‘That first day was pure joy,’ she says. ‘The kids made a huge fuss of me. Just being able to kiss and cuddle them in my own home was wonderful. I don’t think I have ever been happier to be alive.

‘Then the reality hit me. Inside I was the same but physically I was a totally different person. Everything was a challenge. I had no devices. I could only feed myself by balancing a spoon between my stumps and lifting it very carefully to my mouth. In those first few weeks, food went everywhere.

‘I couldn’t get up the stairs so we had to put a hospital bed in the sitting room. Aaron was really protective and was always ready to fetch me a glass of water or a snack. Emily loved to brush my hair.’

There was so much to re-learn, but in one area Kath discovered she still excelled — teaching. While many parents loathed homeschooling during the pandemic, for Kath it was a chance to reconnect with her old self.

‘It was the old Kath coming back,’ says Kath who’s been teaching for more than 20 years in the UK, America and the Caribbean, where she met Alvin. ‘I’ve always loved my job. I guess I’m a natural born teacher.

‘Sitting with Emily and Aaron — doing all the things I’d normally do in the classroom — was magic. I felt needed and useful. For the first time I dared hope I might get back into the classroom.’

So she was thrilled when, in July last year, she was fitted for prosthetic legs and started learning to walk again with weekly physio sessions as an outpatient at the John Radcliffe Hospital.

‘By the time I was allowed to take them home in October I was so excited, but still very cautious even when walking on a flat floor as bumps are a nightmare. But I could finally walk into the kitchen and pour a drink for myself. It was amazing.’

Kath was also fitted with prosthetic arms. However, these were much less satisfactory. ‘They were like hooks — functional but ugly and heavy,’ she says. ‘I felt embarrassed wearing them.’

Kath had read about UK tech company Open Bionics and their pioneering Hero Arms. Made from tough nylon, Hero Arms use ‘myoelectric sensors’ to detect the electrical signals made by muscle movements in the existing arm.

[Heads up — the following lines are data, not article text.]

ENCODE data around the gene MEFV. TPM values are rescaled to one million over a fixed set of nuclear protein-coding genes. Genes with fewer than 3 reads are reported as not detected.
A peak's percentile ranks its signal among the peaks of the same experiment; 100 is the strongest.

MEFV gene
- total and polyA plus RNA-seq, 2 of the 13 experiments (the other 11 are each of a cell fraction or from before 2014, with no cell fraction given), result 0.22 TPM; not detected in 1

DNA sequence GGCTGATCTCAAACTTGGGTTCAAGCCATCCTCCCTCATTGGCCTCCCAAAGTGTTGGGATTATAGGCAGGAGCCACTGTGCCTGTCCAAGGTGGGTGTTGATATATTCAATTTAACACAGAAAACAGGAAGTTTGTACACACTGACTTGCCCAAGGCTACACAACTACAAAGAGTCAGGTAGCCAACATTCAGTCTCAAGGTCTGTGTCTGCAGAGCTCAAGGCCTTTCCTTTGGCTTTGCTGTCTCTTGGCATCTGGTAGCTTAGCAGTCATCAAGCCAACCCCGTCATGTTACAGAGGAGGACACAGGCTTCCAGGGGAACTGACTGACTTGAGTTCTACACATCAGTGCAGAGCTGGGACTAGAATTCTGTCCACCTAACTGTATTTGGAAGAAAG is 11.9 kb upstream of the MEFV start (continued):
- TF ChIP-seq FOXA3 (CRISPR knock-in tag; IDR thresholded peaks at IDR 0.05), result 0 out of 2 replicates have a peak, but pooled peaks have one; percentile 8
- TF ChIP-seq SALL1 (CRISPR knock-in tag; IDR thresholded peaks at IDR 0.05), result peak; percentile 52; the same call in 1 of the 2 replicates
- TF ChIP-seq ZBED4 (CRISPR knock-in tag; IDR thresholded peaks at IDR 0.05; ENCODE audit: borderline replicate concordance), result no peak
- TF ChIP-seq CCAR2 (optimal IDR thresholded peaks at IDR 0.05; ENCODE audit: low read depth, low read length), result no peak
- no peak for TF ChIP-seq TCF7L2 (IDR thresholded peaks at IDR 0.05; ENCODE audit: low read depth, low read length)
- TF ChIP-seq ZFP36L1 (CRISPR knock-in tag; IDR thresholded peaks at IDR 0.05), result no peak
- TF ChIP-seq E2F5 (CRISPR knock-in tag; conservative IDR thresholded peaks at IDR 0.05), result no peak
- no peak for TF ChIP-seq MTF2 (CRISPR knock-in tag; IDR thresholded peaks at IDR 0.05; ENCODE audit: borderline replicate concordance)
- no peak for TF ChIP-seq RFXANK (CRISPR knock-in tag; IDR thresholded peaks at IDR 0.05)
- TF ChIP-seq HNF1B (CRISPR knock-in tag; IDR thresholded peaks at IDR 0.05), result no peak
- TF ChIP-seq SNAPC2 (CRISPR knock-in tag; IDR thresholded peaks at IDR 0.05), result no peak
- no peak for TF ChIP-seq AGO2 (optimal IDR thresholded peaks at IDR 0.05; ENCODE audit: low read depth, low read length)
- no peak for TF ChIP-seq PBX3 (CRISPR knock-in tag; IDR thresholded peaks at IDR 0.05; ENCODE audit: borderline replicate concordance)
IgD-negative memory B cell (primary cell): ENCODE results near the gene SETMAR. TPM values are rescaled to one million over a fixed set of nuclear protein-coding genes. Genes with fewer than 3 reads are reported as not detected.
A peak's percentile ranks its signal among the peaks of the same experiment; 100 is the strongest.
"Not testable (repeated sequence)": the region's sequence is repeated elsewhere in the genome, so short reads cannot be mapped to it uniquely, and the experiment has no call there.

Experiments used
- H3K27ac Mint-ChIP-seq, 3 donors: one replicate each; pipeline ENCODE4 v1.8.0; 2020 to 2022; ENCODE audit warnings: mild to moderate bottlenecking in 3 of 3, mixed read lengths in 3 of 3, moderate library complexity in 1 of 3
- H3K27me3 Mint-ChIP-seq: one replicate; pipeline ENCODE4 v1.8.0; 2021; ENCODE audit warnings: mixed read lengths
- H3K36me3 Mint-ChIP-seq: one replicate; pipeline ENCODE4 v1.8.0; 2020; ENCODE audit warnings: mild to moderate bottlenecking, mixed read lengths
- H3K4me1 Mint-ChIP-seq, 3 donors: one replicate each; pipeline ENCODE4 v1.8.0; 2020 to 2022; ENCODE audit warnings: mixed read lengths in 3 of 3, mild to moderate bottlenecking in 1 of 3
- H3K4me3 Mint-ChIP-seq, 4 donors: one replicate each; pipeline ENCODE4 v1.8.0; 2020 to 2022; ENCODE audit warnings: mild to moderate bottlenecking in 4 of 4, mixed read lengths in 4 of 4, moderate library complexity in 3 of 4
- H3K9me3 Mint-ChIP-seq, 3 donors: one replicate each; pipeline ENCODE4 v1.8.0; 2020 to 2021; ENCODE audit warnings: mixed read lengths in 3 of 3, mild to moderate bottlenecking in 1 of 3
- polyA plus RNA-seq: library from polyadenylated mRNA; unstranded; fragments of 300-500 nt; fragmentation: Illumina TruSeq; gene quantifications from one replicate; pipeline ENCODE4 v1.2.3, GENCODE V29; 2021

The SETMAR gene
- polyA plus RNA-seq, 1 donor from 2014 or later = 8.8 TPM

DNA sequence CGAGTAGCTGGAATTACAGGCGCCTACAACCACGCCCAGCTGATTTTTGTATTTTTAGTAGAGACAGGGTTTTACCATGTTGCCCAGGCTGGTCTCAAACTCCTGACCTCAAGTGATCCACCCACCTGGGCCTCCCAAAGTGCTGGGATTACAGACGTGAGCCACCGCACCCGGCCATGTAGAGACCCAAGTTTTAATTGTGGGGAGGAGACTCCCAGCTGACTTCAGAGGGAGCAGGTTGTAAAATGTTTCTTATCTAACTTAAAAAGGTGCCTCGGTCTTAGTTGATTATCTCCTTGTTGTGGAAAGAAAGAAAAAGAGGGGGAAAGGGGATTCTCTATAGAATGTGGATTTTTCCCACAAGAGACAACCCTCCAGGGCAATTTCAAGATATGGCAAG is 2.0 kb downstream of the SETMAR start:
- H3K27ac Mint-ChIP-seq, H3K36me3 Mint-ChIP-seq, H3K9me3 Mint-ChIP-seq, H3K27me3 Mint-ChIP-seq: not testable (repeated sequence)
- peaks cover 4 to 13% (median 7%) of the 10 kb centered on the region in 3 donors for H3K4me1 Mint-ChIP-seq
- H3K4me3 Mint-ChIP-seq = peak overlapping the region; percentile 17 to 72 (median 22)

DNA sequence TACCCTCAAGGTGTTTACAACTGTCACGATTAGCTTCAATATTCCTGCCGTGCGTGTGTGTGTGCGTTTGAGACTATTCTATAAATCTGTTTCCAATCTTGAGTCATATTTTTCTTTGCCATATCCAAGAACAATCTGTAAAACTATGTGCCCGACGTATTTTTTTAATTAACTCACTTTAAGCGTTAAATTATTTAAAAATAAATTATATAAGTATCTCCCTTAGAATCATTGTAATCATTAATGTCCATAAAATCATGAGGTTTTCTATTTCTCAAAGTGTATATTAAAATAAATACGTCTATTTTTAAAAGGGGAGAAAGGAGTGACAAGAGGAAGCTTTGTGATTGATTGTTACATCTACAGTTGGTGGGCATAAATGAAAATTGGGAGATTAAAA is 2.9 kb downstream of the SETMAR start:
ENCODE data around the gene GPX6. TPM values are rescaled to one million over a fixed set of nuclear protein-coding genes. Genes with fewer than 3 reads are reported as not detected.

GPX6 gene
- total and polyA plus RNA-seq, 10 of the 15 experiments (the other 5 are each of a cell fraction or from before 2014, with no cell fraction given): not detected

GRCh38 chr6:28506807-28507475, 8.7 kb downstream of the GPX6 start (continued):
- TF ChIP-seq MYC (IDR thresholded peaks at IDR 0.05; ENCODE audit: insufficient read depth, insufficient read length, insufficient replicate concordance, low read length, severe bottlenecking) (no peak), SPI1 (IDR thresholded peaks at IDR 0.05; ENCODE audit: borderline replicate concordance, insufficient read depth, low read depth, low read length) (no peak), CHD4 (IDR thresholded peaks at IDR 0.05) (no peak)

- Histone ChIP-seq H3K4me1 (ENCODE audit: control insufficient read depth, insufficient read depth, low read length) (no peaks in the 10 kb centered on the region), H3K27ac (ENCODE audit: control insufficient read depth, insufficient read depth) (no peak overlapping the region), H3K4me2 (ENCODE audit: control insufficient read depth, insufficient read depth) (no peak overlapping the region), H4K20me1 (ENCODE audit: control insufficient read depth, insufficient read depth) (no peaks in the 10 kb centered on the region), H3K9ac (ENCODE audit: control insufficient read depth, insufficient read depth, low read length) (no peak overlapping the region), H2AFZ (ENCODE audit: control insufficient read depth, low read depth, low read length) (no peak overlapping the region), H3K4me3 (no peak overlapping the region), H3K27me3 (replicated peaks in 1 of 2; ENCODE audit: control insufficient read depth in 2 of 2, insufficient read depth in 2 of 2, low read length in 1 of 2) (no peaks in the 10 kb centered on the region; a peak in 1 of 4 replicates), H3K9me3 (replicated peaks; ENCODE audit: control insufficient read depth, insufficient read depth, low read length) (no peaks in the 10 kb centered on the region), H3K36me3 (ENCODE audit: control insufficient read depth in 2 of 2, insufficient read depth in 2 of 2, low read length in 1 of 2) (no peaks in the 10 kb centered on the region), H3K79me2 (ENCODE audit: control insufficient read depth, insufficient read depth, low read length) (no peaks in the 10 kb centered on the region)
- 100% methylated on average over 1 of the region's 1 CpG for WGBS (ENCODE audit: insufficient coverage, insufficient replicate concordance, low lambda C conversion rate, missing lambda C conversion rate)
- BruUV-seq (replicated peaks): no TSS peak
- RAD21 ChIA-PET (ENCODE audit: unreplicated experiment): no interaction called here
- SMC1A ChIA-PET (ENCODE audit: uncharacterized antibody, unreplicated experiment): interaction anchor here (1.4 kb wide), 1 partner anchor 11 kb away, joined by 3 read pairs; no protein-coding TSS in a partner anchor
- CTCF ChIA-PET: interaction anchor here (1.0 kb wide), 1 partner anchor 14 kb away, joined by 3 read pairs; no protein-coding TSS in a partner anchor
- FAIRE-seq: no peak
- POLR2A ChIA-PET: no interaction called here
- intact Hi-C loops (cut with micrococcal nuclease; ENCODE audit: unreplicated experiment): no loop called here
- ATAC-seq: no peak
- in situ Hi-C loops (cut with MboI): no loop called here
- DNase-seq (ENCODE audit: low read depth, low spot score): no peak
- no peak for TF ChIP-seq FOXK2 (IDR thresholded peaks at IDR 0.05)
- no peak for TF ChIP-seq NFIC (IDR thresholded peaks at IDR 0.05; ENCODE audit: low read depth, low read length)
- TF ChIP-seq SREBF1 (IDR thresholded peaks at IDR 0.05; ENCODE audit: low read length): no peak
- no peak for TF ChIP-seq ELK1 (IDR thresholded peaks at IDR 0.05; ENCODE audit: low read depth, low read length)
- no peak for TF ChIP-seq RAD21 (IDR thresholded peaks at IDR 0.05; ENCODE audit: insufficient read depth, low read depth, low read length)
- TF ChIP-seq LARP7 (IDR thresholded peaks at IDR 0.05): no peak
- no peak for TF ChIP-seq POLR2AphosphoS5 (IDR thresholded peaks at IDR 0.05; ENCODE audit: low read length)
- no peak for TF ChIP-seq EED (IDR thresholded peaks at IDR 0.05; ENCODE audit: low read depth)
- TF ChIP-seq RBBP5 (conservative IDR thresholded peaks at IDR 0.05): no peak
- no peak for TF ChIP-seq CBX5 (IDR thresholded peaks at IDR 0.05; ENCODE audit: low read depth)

They are much lighter than normal prosthetic arms and so clever they can even pick up an egg or hold a wine glass.

But the arms cost between £8,000 and £10,000 each. It’s a tribute to Kath’s popularity that friends and colleagues, as well as scores of parents past and present, raised £29,000 to help her.

Kath’s first Hero Arm — to fit her right arm — arrived just in time for Christmas last year. Her second followed in January.

‘It was the best early Christmas present,’ she says. ‘I’d promised the kids I would have cool new arms one day. And here they were.

‘I had to practise like crazy. Basically, you have to imagine what you want to do — whether it’s picking up a knife and fork or opening a door. There are three sensors on the inside of the bionic arm and three on the outside which pick up these minute muscle movements in my stumps and transfer them to finger movements.

Her old school pupils — aged from eight to 11 — were desperate to see Kath’s bionic arms too. In June, 18 months after she went sick, Kath visited the school.

‘The children had lived through the trauma too,’ she says. ‘I wanted to show them a happy outcome. They were transfixed by the arms.

‘They bombarded me with questions and even came up with suggestions on how to improve them. One bright spark even asked: ‘Can they shoot lasers?’

Buoyed by their reaction and the encouragement of her colleagues, Kath felt confident enough to return to work in September. ‘I’m taking it very slowly and only doing a few hours a week for now because I tire easily,’ she says.

‘I’m also learning what I can and can’t do. I can write on a whiteboard — I am still right-handed — but jumping down to the children’s level is another matter.’

And beyond the curriculum she is a living example of some of life’s most important lessons like resilience, fortitude and gratitude.

‘I hope I can teach them to appreciate life. I certainly do,’ she says simply.

‘When I look at Aaron and Emily and remember how close they came to losing me, I feel overwhelmed by how lucky I am.’

It’s a joy that will be all the more intense this Christmas. ‘I can’t wait to put the tree up,’ she says. ‘And this year — thanks to my bionic arms — I will be the one hanging the baubles and wrapping the presents.